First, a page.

Guest writer
Estimated reading time 9 min

Living in the full world

The world today is full, with a population soon reaching 8 billion. Come on! We have to change our thinking as well as our economic doctrines to avoid a collapse of the ecosystem and the global economy.


Anders Wijkman

Co-President, Club of Rome


Looking at ecological and economic realities, time has come for demanding a new development model, one that fits our time and circumstances. The current model – the economy in particular – was designed and developed in an empty world, with a population between 1 and 2 billion people. Today the world is full, with a population soon to reach 8 billion. We have to change our thinking as well as our economic doctrines to avoid a collapse of the ecosystem and the global economy. This is one of the main conclusions in my new book – Come On!, co-authored with Ernst von Weizsäcker, in the form of a report to the club of Rome.

Our new book with contributions from more than 30 members of the Club of Rome is prepared for the Club’s 50th Anniversary this year. It is a follow-up of the Club’s landmark report The Limits to Growth that was published in 1972 and sold over tens of millions of copies.

The Limits report remains a cornerstone of the Club’s philosophy. The book’s central message, much criticised since, is that the quest for unlimited growth in population and material goods on a finite planet is not possible and would eventually bring the economic system down. Regretfully, a number of independent studies have shown that the original predictions in the Limits report correspond too well with trends observed in the more than forty years that have passed since. A distinction should be made, however: While the availability of some critical resources, such as top-soil, phoshporus, marine resources and rare earth metals, gives cause for concern, the most problematic issue seems to be the capacity of natural systems to deal with the pollution and other damages that our consumption is creating. The “sinks” have emerged as the most critical concern.

Our new book, Come On!, is hard stuff. It will not be easy to digest. Politically, it is very uncomfortable.

Come On! offers an update to the Limits report. In addition, it addresses a host of new challenges such as climate change, irresponsible financial markets, the digital economy and other disruptive technology trends, an increasingly skewed distribution of income and wealth and the crisis of democracy. We also question the viability of the UN’s Sustainable Development Goals. Not the goals as such, which are worthy, indeed. Rather the fact, whether they can be attained, based on the current policies and way of thinking. In our assessment, the environment goals – SDG’s 13, 14 and 15 – risk being crushed by conventional growth policies of a linear economy.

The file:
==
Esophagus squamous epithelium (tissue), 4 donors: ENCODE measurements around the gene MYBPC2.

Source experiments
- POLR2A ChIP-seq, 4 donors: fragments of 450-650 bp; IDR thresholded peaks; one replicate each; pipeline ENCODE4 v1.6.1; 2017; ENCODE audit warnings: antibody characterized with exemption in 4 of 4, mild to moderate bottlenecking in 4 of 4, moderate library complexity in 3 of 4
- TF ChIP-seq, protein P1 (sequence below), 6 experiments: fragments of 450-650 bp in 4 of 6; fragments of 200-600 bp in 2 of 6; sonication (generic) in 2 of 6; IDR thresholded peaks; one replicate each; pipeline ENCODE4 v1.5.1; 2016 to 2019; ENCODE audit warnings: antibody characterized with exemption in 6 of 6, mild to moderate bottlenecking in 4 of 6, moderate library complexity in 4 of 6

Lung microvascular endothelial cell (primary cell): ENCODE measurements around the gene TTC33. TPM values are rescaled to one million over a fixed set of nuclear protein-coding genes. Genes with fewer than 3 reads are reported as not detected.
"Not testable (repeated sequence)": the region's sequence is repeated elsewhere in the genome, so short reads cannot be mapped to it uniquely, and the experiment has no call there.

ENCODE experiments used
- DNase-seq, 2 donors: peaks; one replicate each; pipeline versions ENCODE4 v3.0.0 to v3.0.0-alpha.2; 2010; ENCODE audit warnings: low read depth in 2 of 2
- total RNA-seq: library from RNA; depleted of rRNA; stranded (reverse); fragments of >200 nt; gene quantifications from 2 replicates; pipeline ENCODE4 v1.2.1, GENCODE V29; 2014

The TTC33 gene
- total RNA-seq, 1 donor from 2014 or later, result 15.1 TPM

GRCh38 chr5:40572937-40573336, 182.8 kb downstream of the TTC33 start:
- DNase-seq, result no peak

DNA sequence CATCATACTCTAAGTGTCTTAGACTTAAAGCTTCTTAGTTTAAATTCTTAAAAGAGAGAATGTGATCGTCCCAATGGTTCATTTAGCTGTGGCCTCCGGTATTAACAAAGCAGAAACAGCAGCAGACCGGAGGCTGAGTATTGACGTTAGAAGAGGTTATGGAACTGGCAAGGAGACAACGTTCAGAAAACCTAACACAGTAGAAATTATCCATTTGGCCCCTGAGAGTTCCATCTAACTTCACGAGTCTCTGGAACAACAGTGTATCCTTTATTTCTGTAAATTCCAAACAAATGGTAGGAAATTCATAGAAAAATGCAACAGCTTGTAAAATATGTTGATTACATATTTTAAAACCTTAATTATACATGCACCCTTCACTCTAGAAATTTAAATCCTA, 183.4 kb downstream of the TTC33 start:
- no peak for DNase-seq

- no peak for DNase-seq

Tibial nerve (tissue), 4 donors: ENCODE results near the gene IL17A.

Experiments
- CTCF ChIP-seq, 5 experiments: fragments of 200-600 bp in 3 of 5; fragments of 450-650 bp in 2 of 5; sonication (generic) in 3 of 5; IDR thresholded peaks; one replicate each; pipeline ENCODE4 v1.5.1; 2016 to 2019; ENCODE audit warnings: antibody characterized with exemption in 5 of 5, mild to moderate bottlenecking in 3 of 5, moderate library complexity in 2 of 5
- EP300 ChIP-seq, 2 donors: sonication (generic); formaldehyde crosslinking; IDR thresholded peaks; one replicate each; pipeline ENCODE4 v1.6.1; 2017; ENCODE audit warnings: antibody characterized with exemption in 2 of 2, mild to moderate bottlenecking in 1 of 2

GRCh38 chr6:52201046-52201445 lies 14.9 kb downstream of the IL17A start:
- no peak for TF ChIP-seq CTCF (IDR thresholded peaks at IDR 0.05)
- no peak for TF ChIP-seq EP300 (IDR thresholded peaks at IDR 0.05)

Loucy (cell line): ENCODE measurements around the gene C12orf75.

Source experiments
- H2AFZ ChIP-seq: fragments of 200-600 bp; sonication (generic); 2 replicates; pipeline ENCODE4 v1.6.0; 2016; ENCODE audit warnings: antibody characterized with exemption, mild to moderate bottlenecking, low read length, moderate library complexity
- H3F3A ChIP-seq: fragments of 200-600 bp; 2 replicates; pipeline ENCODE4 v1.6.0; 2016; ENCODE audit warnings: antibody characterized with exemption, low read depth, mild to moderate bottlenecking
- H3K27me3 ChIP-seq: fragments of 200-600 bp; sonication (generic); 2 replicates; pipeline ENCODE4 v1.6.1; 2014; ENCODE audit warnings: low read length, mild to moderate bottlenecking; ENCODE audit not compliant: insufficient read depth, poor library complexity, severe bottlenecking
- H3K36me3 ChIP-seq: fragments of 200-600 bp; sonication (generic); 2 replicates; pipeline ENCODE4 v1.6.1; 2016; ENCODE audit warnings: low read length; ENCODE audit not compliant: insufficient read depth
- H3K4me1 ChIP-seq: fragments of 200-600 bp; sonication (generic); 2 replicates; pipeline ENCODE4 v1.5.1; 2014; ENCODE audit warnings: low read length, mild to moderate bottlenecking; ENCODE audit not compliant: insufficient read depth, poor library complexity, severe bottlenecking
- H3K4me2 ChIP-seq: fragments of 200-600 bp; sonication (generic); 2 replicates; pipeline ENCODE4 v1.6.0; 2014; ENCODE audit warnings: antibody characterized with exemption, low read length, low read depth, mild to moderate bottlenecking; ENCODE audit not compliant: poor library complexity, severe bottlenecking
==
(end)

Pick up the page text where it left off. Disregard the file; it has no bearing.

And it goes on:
Responsible stewards of Spaceship Earth

The Club of Rome has always been conscious of the philosophical roots of human history. Among the most valuable scripts is Kenneth Boulding’s The Meaning of the Twentieth Century saying (in short) that the meaning is the responsible stewardship of Spaceship Earth. His book was labelled one of the five ‘prescient classics that first made sustainability a public issue (by Adam Rome in Sustainability: The launch of Spaceship Earth published by Nature 527, on pages 443-445).

But already at the time when Boulding wrote his book, there were experts from different fields who saw that this kind of stewardship would be increasingly difficult under the conditions of the full world. That became the key message of the Club of Rome during its early years. The point was made that humans cannot become successful stewards of Spaceship Earth with development ideals, scientific models and value sets that were shaped at a time of the empty world when the bounty of natural resources on this Earth seemed endless, i.e. during the time when the European Enlightenment unfolded and the Americas looked like places where settlers and entrepreneurs could endlessly find new space to use.

Today, and since several decades, we are living in a full world. The limits are tangible, palpable in almost everything people do. And yet, 45 years after the Limits to Growth became a public issue, the world still tracks along the ‘standard run’ of the 1972 Limits model, representing the business-as-usual development stemming from an empty world. But, as already emphasised, a host of studies has recently supported the Limits’ predictive relevance. A new term illustrating the phenomenon and refining it is that of the planetary boundaries introduced by Johan Rockström and Will Steffen et al. in Nature 2009.

When the Limits report was published, many people, notably in the political domain, feared that the implication would be that humanity had to give up on prosperity and agreeable life styles. But that was never the main proposition by the Club of Rome. Our main concern was the growing footprint of mankind and the fact that economic activity must assume radically different forms. But almost fifty years have passed, and exponential growth of population as well as production and consumption has made the equation even more difficult to solve. It is hard to see how material growth can continue to be the overriding objective for development in the industrialised countries. Both with regard to “sinks” and “sources” the rapidly increasing demand in developing countries has to be taken into account. They have a right to development and, as is evident when it comes to GHG emissions and the overuse of marine resources, the rich countries already occupy a large part of both the sink and source capacities.